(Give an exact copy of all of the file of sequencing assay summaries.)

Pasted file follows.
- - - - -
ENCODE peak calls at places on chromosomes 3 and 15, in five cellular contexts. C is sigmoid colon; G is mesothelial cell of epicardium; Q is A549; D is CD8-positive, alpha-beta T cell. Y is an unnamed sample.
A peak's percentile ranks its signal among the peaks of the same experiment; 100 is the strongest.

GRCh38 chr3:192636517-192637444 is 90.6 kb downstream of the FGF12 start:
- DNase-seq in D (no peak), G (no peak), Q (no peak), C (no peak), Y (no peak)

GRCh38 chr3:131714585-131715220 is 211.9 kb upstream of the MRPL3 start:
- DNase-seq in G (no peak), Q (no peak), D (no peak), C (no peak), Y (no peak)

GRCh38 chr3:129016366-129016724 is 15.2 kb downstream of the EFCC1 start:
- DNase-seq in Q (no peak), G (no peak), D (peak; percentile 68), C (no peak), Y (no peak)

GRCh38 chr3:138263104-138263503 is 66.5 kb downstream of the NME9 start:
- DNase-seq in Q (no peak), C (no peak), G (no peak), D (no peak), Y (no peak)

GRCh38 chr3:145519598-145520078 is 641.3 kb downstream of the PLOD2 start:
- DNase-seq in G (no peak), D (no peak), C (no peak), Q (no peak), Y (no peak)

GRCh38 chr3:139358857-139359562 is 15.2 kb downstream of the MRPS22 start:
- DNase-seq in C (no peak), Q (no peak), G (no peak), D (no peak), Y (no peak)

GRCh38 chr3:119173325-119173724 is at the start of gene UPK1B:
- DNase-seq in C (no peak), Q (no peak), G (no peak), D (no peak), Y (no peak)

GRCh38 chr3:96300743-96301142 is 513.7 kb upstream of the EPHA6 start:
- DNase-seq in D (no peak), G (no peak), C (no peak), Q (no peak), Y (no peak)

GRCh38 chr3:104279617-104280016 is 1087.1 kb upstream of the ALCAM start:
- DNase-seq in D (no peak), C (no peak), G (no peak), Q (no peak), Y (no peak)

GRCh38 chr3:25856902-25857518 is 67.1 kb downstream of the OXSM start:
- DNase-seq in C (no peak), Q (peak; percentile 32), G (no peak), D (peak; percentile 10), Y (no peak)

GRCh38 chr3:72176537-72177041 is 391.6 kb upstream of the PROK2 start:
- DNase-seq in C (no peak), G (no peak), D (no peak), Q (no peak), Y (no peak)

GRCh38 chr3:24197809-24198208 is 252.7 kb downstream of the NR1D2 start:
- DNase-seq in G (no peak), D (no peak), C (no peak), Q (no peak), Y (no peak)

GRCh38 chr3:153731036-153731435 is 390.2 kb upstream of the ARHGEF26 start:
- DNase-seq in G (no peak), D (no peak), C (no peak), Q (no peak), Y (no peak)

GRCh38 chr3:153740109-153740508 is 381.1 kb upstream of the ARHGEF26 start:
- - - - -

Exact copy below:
ENCODE peak calls at places on chromosomes 3 and 15, in five cellular contexts. C is sigmoid colon; G is mesothelial cell of epicardium; Q is A549; D is CD8-positive, alpha-beta T cell. Y is an unnamed sample.
A peak's percentile ranks its signal among the peaks of the same experiment; 100 is the strongest.

GRCh38 chr3:192636517-192637444 is 90.6 kb downstream of the FGF12 start:
- DNase-seq in D (no peak), G (no peak), Q (no peak), C (no peak), Y (no peak)

GRCh38 chr3:131714585-131715220 is 211.9 kb upstream of the MRPL3 start:
- DNase-seq in G (no peak), Q (no peak), D (no peak), C (no peak), Y (no peak)

GRCh38 chr3:129016366-129016724 is 15.2 kb downstream of the EFCC1 start:
- DNase-seq in Q (no peak), G (no peak), D (peak; percentile 68), C (no peak), Y (no peak)

GRCh38 chr3:138263104-138263503 is 66.5 kb downstream of the NME9 start:
- DNase-seq in Q (no peak), C (no peak), G (no peak), D (no peak), Y (no peak)

GRCh38 chr3:145519598-145520078 is 641.3 kb downstream of the PLOD2 start:
- DNase-seq in G (no peak), D (no peak), C (no peak), Q (no peak), Y (no peak)

GRCh38 chr3:139358857-139359562 is 15.2 kb downstream of the MRPS22 start:
- DNase-seq in C (no peak), Q (no peak), G (no peak), D (no peak), Y (no peak)

GRCh38 chr3:119173325-119173724 is at the start of gene UPK1B:
- DNase-seq in C (no peak), Q (no peak), G (no peak), D (no peak), Y (no peak)

GRCh38 chr3:96300743-96301142 is 513.7 kb upstream of the EPHA6 start:
- DNase-seq in D (no peak), G (no peak), C (no peak), Q (no peak), Y (no peak)

GRCh38 chr3:104279617-104280016 is 1087.1 kb upstream of the ALCAM start:
- DNase-seq in D (no peak), C (no peak), G (no peak), Q (no peak), Y (no peak)

GRCh38 chr3:25856902-25857518 is 67.1 kb downstream of the OXSM start:
- DNase-seq in C (no peak), Q (peak; percentile 32), G (no peak), D (peak; percentile 10), Y (no peak)

GRCh38 chr3:72176537-72177041 is 391.6 kb upstream of the PROK2 start:
- DNase-seq in C (no peak), G (no peak), D (no peak), Q (no peak), Y (no peak)

GRCh38 chr3:24197809-24198208 is 252.7 kb downstream of the NR1D2 start:
- DNase-seq in G (no peak), D (no peak), C (no peak), Q (no peak), Y (no peak)

GRCh38 chr3:153731036-153731435 is 390.2 kb upstream of the ARHGEF26 start:
- DNase-seq in G (no peak), D (no peak), C (no peak), Q (no peak), Y (no peak)

GRCh38 chr3:153740109-153740508 is 381.1 kb upstream of the ARHGEF26 start: